Chester A. Insko University of North Carolina-Chapel Hill
Balance theory takes as its explicit task the description of a person's phenomenology. That is, it analyzes the way in which people personally experience their world. Although embedded in the philosophical orientation of phenomenology ( MacLeod, 1964), it owes its original formulation to Heider ( 1946, 1958). Balance theory has, from its very beginning, addressed the problem of understanding "cognitive responses."
This chapter is devoted to showing how balance theory provides a basis for understanding cognitive responses in persuasion and attitude change. The first half attempts to integrate the suggestions of Heider and others into a coherent statement of balance theory. The second half applies these concepts to selected topics in attitude change.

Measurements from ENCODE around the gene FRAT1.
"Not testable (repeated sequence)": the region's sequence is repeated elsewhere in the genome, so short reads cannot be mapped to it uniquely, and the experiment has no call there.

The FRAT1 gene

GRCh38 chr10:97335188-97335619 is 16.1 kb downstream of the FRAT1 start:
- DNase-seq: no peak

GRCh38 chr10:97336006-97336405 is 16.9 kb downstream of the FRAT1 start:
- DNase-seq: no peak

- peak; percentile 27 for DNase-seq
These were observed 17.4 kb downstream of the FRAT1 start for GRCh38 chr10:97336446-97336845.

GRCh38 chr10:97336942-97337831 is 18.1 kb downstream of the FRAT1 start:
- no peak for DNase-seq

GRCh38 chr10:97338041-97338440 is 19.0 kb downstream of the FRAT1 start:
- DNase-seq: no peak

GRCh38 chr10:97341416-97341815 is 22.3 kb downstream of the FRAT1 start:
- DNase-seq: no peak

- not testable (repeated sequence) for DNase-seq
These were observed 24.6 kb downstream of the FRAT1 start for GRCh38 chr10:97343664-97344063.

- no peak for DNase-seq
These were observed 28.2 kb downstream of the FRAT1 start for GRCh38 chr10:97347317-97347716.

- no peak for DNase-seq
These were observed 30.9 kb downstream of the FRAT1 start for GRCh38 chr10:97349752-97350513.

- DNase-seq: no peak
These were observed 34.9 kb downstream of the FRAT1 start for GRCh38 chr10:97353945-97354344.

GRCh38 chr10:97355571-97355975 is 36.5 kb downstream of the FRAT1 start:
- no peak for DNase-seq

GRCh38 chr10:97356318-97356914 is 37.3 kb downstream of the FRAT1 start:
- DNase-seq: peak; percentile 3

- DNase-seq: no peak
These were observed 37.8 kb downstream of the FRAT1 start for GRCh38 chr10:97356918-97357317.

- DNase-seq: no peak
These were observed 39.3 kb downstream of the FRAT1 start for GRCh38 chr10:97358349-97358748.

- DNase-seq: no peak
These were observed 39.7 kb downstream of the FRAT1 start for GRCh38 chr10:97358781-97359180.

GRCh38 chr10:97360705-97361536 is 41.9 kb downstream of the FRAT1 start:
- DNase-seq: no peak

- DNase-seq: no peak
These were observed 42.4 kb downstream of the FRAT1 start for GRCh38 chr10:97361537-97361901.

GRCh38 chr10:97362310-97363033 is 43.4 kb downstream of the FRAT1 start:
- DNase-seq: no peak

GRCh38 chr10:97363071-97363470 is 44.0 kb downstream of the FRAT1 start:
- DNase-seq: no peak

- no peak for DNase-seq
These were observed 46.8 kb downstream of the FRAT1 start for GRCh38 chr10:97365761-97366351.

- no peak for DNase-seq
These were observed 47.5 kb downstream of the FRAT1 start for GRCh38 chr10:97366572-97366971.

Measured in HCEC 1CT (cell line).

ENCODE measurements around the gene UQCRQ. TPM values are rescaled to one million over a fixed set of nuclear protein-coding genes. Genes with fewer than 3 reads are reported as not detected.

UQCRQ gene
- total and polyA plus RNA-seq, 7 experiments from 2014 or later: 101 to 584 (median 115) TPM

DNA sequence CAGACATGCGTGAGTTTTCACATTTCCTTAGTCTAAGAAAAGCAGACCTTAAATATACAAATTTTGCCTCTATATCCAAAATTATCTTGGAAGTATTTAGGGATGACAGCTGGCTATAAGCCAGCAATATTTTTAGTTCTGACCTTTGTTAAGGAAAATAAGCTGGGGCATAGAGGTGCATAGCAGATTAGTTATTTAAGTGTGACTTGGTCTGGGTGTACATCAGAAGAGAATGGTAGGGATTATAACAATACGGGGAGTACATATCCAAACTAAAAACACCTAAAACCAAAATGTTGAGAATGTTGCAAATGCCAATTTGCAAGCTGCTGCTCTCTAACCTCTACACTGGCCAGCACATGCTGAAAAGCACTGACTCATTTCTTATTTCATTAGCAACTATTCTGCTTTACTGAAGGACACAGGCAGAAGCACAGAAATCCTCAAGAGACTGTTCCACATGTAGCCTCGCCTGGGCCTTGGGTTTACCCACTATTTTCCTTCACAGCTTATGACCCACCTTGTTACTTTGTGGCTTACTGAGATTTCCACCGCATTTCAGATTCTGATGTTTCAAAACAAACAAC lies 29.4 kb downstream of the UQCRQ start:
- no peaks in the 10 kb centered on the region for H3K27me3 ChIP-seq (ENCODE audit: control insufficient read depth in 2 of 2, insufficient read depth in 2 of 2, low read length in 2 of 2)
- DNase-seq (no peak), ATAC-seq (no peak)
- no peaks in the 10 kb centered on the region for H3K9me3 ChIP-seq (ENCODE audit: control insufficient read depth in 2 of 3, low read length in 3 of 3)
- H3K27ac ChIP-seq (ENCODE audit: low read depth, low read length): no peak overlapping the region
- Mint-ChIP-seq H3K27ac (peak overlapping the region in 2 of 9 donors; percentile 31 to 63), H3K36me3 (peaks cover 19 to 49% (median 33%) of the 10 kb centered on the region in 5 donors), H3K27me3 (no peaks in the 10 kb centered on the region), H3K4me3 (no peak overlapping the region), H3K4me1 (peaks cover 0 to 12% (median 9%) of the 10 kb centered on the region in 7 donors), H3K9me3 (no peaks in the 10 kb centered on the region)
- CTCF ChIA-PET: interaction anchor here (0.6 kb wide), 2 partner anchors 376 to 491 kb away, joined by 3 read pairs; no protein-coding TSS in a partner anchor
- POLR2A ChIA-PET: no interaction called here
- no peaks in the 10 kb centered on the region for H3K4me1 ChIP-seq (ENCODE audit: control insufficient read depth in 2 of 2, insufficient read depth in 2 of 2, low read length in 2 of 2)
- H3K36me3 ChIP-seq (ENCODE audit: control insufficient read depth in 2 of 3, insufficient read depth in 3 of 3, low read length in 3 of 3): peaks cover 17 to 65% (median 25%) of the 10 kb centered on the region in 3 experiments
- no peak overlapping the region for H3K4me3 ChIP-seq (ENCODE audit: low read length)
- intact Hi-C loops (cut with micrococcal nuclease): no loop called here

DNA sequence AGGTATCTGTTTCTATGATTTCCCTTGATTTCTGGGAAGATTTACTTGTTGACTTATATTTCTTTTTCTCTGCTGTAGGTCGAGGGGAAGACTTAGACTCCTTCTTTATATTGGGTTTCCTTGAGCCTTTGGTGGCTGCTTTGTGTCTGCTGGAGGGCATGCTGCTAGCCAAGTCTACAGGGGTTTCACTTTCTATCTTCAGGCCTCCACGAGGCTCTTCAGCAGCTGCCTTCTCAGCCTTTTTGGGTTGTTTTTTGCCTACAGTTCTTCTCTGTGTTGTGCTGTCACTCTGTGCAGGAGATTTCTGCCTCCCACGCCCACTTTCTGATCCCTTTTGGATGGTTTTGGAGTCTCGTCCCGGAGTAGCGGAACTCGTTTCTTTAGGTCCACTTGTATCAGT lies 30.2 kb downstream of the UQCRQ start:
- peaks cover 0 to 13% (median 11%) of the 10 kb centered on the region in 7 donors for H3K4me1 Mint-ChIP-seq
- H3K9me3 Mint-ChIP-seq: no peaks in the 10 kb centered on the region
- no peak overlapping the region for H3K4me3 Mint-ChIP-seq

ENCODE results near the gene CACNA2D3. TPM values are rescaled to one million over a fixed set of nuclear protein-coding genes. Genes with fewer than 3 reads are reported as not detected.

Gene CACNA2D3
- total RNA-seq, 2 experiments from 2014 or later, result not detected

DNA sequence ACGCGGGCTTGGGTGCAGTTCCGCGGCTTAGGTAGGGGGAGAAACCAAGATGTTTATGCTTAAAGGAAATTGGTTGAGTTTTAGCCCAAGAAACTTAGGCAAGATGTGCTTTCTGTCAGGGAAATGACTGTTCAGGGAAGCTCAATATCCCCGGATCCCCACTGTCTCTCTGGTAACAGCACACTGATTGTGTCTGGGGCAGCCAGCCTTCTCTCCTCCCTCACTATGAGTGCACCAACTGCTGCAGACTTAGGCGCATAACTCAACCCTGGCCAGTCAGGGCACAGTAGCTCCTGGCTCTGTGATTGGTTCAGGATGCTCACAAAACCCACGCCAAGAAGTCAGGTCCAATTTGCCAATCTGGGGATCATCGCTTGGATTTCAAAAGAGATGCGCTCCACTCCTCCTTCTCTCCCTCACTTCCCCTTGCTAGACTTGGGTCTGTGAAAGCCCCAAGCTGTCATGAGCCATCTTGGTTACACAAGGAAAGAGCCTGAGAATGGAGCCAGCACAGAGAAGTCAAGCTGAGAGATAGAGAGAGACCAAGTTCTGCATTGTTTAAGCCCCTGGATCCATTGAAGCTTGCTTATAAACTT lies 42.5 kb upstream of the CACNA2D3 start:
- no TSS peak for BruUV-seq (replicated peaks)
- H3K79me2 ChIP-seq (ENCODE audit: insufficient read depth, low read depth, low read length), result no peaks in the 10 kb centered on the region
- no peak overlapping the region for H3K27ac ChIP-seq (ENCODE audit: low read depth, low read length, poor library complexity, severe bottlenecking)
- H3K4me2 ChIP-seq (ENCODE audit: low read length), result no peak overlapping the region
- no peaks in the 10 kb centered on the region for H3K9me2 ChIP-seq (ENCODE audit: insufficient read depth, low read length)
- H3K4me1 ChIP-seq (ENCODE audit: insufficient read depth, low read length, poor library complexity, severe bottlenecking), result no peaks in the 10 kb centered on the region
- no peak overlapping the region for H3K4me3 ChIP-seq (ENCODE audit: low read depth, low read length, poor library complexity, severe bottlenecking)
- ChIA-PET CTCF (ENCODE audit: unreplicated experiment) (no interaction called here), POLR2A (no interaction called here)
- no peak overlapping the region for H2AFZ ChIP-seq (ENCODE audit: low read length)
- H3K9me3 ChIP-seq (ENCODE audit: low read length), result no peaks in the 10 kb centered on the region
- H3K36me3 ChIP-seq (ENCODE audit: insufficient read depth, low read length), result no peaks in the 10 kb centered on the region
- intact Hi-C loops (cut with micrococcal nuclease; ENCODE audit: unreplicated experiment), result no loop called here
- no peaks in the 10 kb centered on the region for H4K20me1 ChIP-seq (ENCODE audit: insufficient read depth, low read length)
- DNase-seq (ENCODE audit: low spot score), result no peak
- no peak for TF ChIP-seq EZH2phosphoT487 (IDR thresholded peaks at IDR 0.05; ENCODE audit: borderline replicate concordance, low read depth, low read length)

As Heider develops balance theory, the main concern is with three types of elements: the person in whose experience or phenomenology balance processes are operating, some other perceived person, and a perceived event, idea, or thing. Heider symbolizes the three elements with lowercase letters: p for the person, o for the other person, and x for the perceived event, idea, or thing.
Between any pair of the elements, one or both of two types of relations may exist. Heider refers to these as sentiment relations and unit relations. A sentiment is an affective or feeling relation that implies "liking" or "disliking,"